This is the first comprehensive analysis of the extent to which the Charter of Fundamental Rights of the European Union will influence the development of contract and commercial law at a European level. The essays in this volume examine how the Court of Justice has already used the Charter to steer the law governing consumer transactions, financial contracts, contracts of employment, self-employment, tenancies, and other contractual arrangements. They then proceed to assess the likely future impact of the Charter on EU contract law, using a variety of legal, historical, and theoretical perspectives. These original assessments by distinguished scholars range from claims that the Charter will only have a mild indirect influence to arguments that the Charter provides the necessary legal foundations for EU contract law and for a market society within a multi-level system of governance. Questions are raised about the scope of application of the Charter; its indirect but significant effect on national legal systems, especially in improving the effectiveness of EU law; and whether the rights and principles of the Charter may sometimes have direct effect on contracts by leading a court to disapply national law.
Hugh Collins FBA is the Vinerian Professor of English Law, All Souls College, Oxford.
“The editor managed to gather prominent scholars to write chapters on different legal issues concerning fundamental rights in European contract law and offered some very insightful solutions … It will thus be of great benefit both to academics and practitioners, especially judges (both national and European) who face these difficult questions on a daily basis.”
- Verica Trstenjak, Common Market Law Review 2019
Building European Contract Law on Charter Rights (p. 1)
How Autonomous Should Private Law Be? Elements of a Private Law Constitution (p. 33)
The Constitutional Transformation of Private Law Pillars through the CJEU (p. 49)
Fundamental Rights before the Court of Justice of the European Union: A Social, Market-Functional or Pluralistic Paradigm? (p. 93)
Minimum Harmonisation and Article 16 of the CFREU: Difficult Times Ahead for Social Legislation? (p. 113)
The Right to Housing (Article 7 of the Charter) and Unfair Terms in General Conditions (p. 125)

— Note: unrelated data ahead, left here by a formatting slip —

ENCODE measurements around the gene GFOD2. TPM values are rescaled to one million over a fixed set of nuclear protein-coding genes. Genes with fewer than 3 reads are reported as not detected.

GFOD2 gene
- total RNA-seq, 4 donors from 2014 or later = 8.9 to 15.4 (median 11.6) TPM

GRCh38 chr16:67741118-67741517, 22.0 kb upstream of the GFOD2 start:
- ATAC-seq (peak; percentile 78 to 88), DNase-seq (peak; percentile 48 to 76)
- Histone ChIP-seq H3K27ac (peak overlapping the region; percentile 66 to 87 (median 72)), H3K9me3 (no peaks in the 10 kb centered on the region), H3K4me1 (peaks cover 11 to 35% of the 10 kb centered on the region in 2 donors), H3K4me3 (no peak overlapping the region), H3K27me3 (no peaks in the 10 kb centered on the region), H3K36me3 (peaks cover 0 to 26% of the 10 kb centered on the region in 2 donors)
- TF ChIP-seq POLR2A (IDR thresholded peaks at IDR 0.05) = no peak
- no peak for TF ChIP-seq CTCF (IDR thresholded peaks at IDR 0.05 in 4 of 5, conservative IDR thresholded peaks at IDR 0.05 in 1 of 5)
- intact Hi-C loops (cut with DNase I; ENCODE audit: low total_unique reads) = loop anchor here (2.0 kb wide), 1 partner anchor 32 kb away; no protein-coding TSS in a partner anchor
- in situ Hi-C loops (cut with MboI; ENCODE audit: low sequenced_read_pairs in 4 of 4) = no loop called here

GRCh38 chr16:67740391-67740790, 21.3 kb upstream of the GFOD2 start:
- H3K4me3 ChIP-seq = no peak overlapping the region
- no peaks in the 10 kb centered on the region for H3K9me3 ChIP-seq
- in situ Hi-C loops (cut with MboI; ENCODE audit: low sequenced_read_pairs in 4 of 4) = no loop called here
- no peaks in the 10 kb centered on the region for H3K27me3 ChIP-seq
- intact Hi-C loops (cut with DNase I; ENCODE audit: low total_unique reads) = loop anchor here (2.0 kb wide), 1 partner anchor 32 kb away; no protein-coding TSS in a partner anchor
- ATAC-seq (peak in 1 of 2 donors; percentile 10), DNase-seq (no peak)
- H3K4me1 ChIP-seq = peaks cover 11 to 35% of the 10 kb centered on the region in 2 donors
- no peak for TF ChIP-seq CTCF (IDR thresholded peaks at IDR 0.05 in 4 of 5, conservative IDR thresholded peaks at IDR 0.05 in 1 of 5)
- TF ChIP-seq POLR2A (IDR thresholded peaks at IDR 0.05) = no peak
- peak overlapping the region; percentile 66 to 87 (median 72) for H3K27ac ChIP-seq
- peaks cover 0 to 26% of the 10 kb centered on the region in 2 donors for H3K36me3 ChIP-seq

The EU Charter of Fundamental Rights and Consumer Credit: Towards Responsible Lending? (p. 139)
The Justice Dimensions of the Relationship between Fundamental Rights and Private Law (p. 167)
Discrimination and the Self-Employed: The Scope of Protection in an Interconnected Age (p. 197)
The Effects of Fundamental Rights in Private Disputes (p. 219)
Responsible Contracting: The Requirements of EU Fundamental Rights on Private Law Regimes (p. 257)
Index (p. 285)
The Society of European Contract Law (SECOLA) promotes the development and understanding of European contract law including its economic, sociological and intellectual historic relation in theory and in practice. Further, SECOLA provides an international platform for the discussion of developing and proposed contract law in Europe.
In this spirit, the book series European Contract Law and Theory (EUCOLATH) combines dogmatic thinking in comparative and EU law with strong social theory considerations and makes the results of the discussions of leading scholars and practitioners publicly available.
Guidelines for the submission of a manuscript or publication proposal can be found here.
For the series’ house-style guide, please click here.
Prof. Dr iur. Dr phil. Stefan Grundmann, LLM (Berkeley)
Professor of Private, Commercial and International Law at Humboldt-University, Berlin, and Professor of Transnational Law at the European University Institute, Florence. He specialises in national and European Contract, Banking and Company Law and Private Law Theory.
Prof. Hugh Collins
Vinerian Professor of English Law, All Souls College, Oxford, and Fellow of the British Academy.
Prof. Dr Fernando Gómez Pomar
Professor of Civil Law and Law and Economics at Universitat Pompeu Fabra, Barcelona. His main research interests lie in the law and economics of Contract and Tort, the efficiency of judicial systems, and legal fragmentation and harmonization.
Dr Jacobien Rutgers
Reader in Private Law and Private International Law at the Free University (VU) Amsterdam.
Prof. Dr Pietro Sirena
Professor of Private Law at the University of Siena.